* A separate Wellness Center, offering a variety of programs and classes designed to enhance and promote wellness for a better quality of life. Activities include monthly educational lectures on various topics related to aging, as well as personal wellness profile assessments.

Of course, there’s also the 18-hole, championship Whisper Creek Golf Course, for a more traditional approach to recreation and fitness.

Wide Range of Classes and Facilities Available

Classes and facilities are geared toward a wide range of interests, needs and abilities, said Sun City Fitness Director Tiffany Skelton, who has been part of Sun City Huntley since it opened in December 1999.

For example, Sun City offers 20-plus fitness classes each week, from water aerobics and low-impact aerobics at a few different levels, to a higher-intensity step class designed for the extremely fit, Skelton said.

That, in an of itself, is probably not dissimilar to the offerings at a park district or gym.

But Sun City goes several steps further, through its partnership with the Centegra Health Systems, which provides specialty fitness programs for the community, Skelton said.

“We provide the more traditional fitness classes,” she explained. Centegra comes in and conducts more specialized classes, such as arthritis water exercise, tai chi, yoga and low-back strengthening.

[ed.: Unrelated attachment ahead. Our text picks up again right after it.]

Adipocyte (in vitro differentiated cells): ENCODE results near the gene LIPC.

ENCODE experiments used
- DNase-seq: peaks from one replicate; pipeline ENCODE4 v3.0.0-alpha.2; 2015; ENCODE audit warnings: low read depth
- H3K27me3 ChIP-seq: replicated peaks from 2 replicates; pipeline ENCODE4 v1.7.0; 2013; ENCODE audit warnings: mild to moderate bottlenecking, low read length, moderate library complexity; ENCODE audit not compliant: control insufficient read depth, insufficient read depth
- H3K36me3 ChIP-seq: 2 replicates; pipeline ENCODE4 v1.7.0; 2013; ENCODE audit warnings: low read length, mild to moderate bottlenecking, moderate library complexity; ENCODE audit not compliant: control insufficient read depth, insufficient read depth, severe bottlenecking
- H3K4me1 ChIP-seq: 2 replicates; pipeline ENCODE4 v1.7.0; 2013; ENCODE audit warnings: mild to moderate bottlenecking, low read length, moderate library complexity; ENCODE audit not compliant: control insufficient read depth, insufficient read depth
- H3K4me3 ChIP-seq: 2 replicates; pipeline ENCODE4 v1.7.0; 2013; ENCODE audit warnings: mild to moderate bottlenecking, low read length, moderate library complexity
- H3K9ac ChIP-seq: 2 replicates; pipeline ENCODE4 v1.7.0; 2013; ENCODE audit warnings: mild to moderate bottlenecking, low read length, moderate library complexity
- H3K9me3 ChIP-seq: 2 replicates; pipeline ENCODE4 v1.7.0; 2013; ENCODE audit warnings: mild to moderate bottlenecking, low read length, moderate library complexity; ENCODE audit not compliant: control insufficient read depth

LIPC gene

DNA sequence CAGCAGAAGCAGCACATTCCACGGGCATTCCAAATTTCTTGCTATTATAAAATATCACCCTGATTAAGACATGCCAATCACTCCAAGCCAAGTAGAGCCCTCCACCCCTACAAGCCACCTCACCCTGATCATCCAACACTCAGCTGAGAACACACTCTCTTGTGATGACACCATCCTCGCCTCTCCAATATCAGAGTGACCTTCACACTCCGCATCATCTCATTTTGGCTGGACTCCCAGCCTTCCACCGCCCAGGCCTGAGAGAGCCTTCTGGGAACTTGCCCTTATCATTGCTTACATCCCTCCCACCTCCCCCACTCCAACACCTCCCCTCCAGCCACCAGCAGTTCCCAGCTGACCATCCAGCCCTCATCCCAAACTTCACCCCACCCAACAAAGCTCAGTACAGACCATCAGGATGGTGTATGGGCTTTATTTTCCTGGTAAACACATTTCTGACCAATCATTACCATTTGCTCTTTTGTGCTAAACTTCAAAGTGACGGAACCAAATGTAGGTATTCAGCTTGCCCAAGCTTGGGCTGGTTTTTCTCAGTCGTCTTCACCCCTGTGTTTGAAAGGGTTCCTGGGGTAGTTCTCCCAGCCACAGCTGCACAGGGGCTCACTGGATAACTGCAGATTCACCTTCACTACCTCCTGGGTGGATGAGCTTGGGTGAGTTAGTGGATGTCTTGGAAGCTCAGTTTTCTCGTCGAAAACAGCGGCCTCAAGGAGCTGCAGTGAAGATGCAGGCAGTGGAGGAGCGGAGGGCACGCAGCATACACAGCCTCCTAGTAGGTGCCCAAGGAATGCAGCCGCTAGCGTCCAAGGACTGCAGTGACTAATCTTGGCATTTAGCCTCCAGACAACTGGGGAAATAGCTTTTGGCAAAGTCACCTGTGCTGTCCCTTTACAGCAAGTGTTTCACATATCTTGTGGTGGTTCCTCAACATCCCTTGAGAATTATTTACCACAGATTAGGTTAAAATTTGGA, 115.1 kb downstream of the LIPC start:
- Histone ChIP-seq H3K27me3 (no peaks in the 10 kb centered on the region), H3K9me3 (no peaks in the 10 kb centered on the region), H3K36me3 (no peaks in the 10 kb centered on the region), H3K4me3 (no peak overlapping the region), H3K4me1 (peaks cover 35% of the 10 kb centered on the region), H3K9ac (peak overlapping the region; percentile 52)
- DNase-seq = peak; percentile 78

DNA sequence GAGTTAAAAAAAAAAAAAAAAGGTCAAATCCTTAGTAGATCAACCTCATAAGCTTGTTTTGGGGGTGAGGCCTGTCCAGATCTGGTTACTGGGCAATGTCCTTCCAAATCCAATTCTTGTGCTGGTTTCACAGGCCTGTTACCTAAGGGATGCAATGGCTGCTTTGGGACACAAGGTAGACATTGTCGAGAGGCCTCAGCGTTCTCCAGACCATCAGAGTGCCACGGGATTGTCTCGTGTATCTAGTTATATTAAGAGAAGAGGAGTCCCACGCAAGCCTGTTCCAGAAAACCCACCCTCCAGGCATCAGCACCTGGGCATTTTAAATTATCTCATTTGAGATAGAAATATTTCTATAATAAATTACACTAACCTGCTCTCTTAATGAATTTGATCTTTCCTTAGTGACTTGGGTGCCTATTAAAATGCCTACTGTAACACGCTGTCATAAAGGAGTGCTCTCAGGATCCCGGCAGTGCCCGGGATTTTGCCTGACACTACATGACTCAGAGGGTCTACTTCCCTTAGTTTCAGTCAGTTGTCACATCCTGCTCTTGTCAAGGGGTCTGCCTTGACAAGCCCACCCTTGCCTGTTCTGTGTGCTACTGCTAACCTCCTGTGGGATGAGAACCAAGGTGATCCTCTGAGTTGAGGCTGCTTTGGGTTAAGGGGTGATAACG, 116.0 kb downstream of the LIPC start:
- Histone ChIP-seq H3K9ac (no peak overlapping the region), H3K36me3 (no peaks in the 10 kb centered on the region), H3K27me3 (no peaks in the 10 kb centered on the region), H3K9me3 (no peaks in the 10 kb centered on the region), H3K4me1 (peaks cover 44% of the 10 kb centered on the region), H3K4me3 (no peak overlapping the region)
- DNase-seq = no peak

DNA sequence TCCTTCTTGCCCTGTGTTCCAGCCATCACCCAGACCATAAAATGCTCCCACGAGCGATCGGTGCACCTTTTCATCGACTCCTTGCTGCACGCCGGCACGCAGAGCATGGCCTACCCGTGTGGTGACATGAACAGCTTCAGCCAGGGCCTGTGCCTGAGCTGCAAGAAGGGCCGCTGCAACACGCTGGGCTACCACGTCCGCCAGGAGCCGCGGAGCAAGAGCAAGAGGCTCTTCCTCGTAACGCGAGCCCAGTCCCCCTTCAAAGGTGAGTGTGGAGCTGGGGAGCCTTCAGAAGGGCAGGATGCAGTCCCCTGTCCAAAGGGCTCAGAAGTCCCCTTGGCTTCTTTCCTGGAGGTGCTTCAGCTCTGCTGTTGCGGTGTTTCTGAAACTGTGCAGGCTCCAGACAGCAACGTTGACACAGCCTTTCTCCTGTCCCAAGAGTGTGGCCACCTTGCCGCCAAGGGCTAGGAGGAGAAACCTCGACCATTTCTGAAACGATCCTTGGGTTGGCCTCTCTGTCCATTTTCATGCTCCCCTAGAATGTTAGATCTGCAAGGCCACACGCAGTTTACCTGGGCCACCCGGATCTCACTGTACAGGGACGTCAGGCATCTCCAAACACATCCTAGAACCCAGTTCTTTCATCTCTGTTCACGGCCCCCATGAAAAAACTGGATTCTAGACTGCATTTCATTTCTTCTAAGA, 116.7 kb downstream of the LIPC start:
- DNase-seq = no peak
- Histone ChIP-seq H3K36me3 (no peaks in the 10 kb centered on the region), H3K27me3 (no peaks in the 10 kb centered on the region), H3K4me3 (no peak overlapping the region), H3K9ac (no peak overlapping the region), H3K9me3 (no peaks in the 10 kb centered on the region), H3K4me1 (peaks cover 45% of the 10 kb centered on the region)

Specialized Needs Met on Premises

This partnership means the more specialized needs of the mature active adult can be met right on the premises, without going to a hospital or other medical setting, she said.

“For example, the Wellness Center has a `balance and basics’ class,” Skelton said. “That’s a great class for someone who perhaps is recovering from a stroke or who has limited range of motion in their joints due to other chronic conditions.” Centegra will do seated-chair exercises plus exercises with hand weights and work on balance and coordination, she said.

“Between the two of us, we have a very comprehensive program,” she said.

This partnering allows entities to customize services, agreed Dan Nicholas, a principal at PHN Architects in Wheaton, Ill., the firm that designed Sun City’s facilities.

Such “wellness” services become more accessible and attractive when they’re teamed with an identified fitness center, even though such services have been provided at hospitals for years.